Death Has A Sting

Tombstone, Howard Street, Ocracoke Island, 2017

I’m in a constant state of mourning. Grief hangs around like body odor on an old couch. I’m tired, nauseous, a little dizzy, and not sure what to do next. My check list says pray.  Always be praying.  ABP or was it Always be Christianing?  I can’t remember.  Too many acronyms in this business.  Isn’t that what they say in the nuclear missile silos?  You live and die by your checklists.

Right now, I’m having trouble finding the words. What do I tell God on this beautiful afternoon? I am grateful to be alive. Yes. But is that a prayer? I need to pray. Something about today demands prayer. I don’t need to pray about the United Methodist Church, re-fighting the Civil War, or ordaining gay clergy. Oh, I can fight the culture war battles all day long. Give me a Gatorade and a couple hours of sleep and I’m fine for another day. Right now, I’m a million miles away from what I thought mattered ten minutes ago. Those things matter but words fail me now. Holy words seep through my fingers like water on a hot summer day. The words are not there. I speak silence.  My prayers are silent.

The onslaught of death has worn me out. Onslaught is a strong, medieval word. I know this. I choose it purposefully. Death is like an invading army laying siege to the once safe fortress I called my life. The people I’m called to shepherd die with all too regular frequency. Others in my church are being diagnosed with forms of terminal cancer at a rate of almost one or two persons per week. Psalm 23 speaks of the “valley of the shadow of death”. I would hope, statistically speaking, there would be a peak on the other side. Our valley is a road that just keeps going. I want off this death road.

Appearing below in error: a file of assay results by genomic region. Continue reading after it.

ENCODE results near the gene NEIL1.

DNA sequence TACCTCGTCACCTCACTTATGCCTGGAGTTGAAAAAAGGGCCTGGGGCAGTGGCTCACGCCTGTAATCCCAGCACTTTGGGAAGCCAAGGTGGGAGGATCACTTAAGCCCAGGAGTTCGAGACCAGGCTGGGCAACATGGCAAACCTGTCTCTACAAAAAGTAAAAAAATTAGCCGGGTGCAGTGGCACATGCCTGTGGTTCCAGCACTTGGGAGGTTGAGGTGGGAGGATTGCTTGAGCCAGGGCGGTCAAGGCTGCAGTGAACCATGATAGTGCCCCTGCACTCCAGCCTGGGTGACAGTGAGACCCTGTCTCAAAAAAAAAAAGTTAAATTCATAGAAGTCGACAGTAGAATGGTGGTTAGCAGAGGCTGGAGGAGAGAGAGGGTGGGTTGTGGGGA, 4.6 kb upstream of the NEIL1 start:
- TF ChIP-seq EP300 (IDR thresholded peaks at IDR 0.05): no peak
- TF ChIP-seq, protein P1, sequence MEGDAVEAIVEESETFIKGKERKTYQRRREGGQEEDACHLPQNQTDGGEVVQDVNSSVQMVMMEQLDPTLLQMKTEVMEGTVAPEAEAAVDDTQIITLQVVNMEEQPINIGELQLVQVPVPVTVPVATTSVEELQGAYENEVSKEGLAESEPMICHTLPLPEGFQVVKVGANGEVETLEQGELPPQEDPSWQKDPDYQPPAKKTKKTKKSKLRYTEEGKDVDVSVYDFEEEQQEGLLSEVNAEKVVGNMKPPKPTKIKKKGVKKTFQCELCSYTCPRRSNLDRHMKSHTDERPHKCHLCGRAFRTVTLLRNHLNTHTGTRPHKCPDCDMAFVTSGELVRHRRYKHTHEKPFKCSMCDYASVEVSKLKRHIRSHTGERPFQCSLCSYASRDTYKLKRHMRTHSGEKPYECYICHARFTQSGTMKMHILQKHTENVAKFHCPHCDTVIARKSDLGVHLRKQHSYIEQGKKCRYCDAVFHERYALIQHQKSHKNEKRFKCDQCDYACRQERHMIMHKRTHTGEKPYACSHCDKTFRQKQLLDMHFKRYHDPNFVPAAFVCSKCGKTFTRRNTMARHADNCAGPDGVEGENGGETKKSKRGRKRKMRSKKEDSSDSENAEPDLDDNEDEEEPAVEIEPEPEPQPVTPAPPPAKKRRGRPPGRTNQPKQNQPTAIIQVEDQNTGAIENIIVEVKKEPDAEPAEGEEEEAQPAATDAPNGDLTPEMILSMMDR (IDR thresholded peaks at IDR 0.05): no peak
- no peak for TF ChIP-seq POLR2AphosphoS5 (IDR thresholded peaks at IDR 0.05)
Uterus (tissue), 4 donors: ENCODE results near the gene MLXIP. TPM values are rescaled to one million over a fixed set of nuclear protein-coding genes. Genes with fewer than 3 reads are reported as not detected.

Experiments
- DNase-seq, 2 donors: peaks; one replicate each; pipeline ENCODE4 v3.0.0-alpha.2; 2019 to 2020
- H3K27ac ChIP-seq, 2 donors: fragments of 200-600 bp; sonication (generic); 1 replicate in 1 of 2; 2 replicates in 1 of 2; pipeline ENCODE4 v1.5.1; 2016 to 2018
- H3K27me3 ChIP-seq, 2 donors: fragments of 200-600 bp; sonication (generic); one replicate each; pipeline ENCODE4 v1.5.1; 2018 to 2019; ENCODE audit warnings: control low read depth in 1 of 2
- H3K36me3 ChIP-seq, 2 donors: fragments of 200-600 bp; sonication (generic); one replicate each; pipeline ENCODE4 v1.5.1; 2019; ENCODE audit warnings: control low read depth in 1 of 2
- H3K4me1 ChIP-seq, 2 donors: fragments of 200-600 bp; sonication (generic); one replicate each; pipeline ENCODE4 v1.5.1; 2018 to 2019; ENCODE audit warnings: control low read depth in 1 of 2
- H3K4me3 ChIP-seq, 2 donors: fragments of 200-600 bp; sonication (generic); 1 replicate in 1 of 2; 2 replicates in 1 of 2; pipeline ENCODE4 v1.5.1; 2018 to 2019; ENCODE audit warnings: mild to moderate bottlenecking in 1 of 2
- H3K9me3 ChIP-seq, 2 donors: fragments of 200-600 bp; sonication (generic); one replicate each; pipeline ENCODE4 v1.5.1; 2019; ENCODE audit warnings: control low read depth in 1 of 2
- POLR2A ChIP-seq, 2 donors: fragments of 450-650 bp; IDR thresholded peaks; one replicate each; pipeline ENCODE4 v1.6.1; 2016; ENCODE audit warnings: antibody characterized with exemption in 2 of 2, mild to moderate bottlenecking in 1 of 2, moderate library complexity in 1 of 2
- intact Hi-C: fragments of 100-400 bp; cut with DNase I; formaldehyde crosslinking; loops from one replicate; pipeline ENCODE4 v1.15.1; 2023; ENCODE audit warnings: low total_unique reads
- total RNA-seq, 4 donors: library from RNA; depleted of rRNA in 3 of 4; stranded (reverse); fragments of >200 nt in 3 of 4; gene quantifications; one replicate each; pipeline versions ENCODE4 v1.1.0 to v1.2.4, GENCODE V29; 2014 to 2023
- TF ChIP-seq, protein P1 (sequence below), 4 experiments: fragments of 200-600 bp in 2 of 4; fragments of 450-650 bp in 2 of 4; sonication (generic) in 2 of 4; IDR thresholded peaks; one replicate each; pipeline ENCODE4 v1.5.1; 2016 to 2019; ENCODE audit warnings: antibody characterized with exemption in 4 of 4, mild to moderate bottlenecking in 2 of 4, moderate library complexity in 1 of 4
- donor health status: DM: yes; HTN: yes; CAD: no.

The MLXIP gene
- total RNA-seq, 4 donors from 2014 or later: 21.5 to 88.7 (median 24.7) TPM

This morning, my wife’s sister (my sister-in-law) and beloved aunt to our three daughters was killed in an automobile accident. I’m growing weary of preaching that death has lost its sting. Death stings; to pretend any different is to lie. Paul helps us put on a brave face but it doesn’t face the fact. Even with Jesus in your heart, death hurts. Death still has a sting.